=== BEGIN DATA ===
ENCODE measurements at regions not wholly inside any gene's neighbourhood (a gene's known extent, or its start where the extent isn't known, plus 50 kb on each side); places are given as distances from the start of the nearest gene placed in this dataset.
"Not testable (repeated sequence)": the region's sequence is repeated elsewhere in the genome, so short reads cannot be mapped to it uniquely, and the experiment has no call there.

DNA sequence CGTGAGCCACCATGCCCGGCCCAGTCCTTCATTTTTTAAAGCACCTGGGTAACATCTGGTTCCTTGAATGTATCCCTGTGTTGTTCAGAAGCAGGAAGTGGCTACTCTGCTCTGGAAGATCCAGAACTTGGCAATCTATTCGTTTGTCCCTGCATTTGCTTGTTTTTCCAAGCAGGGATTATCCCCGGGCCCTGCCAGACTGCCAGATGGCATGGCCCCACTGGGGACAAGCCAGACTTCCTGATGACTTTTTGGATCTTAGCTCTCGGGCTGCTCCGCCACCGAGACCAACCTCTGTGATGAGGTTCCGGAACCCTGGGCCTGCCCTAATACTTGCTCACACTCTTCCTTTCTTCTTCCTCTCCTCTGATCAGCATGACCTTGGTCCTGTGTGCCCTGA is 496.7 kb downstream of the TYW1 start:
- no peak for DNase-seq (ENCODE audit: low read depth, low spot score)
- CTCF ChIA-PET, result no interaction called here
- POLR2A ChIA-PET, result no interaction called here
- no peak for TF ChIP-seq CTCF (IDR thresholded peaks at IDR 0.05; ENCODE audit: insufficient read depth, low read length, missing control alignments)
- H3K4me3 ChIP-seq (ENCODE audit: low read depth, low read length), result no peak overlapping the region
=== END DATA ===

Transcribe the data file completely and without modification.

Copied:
ENCODE measurements at regions not wholly inside any gene's neighbourhood (a gene's known extent, or its start where the extent isn't known, plus 50 kb on each side); places are given as distances from the start of the nearest gene placed in this dataset.
"Not testable (repeated sequence)": the region's sequence is repeated elsewhere in the genome, so short reads cannot be mapped to it uniquely, and the experiment has no call there.

DNA sequence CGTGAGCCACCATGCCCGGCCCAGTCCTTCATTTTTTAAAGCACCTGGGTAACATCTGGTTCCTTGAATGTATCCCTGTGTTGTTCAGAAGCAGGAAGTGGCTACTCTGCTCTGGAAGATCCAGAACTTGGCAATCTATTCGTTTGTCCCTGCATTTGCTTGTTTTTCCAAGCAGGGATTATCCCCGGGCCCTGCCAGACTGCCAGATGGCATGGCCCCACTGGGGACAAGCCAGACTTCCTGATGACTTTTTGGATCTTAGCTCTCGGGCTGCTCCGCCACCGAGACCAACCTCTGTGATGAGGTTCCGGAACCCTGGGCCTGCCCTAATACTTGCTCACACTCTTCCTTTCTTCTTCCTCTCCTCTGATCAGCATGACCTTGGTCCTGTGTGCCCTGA is 496.7 kb downstream of the TYW1 start:
- no peak for DNase-seq (ENCODE audit: low read depth, low spot score)
- CTCF ChIA-PET, result no interaction called here
- POLR2A ChIA-PET, result no interaction called here
- no peak for TF ChIP-seq CTCF (IDR thresholded peaks at IDR 0.05; ENCODE audit: insufficient read depth, low read length, missing control alignments)
- H3K4me3 ChIP-seq (ENCODE audit: low read depth, low read length), result no peak overlapping the region